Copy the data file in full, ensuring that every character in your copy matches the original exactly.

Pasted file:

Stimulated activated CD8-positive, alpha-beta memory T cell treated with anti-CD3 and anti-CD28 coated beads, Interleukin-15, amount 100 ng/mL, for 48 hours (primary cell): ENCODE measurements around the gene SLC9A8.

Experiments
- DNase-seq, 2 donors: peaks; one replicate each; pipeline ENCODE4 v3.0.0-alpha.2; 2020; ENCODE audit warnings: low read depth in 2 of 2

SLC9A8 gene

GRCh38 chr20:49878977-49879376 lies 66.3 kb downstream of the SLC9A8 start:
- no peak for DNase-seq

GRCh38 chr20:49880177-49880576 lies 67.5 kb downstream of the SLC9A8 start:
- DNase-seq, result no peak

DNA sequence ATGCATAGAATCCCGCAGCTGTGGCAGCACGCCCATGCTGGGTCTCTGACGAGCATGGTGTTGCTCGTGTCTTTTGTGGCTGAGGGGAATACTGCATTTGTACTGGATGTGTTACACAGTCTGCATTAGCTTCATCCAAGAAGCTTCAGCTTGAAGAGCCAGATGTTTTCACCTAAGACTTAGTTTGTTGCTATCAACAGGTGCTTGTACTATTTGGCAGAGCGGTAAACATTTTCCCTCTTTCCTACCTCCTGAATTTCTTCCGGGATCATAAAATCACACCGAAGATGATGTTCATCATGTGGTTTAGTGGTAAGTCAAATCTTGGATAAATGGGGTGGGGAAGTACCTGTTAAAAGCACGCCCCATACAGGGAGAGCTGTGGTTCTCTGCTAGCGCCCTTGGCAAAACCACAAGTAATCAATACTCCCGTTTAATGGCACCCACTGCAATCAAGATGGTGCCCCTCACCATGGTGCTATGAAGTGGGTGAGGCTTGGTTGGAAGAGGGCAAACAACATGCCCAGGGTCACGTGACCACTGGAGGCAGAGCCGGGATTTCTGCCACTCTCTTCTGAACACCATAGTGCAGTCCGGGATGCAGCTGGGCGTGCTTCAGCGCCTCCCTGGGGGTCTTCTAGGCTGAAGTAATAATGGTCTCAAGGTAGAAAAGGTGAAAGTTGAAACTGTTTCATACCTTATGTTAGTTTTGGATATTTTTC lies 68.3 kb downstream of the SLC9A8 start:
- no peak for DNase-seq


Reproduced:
Stimulated activated CD8-positive, alpha-beta memory T cell treated with anti-CD3 and anti-CD28 coated beads, Interleukin-15, amount 100 ng/mL, for 48 hours (primary cell): ENCODE measurements around the gene SLC9A8.

Experiments
- DNase-seq, 2 donors: peaks; one replicate each; pipeline ENCODE4 v3.0.0-alpha.2; 2020; ENCODE audit warnings: low read depth in 2 of 2

SLC9A8 gene

GRCh38 chr20:49878977-49879376 lies 66.3 kb downstream of the SLC9A8 start:
- no peak for DNase-seq

GRCh38 chr20:49880177-49880576 lies 67.5 kb downstream of the SLC9A8 start:
- DNase-seq, result no peak

DNA sequence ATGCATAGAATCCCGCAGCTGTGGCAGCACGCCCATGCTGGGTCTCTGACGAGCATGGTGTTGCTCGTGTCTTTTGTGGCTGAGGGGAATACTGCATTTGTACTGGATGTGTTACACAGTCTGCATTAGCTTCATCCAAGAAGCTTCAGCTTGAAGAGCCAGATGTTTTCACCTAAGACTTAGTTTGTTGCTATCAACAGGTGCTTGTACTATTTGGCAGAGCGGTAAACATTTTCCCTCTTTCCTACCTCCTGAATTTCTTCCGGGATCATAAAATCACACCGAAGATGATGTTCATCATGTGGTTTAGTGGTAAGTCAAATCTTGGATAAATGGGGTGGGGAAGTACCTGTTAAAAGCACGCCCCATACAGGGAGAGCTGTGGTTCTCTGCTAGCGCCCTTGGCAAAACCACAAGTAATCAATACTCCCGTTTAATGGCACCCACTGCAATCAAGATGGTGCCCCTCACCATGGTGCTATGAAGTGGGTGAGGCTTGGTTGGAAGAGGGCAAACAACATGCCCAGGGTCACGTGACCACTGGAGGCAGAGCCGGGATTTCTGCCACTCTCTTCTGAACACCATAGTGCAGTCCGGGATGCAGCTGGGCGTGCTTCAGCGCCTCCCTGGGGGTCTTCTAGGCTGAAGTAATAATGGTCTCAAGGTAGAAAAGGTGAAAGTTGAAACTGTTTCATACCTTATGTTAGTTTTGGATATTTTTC lies 68.3 kb downstream of the SLC9A8 start:
- no peak for DNase-seq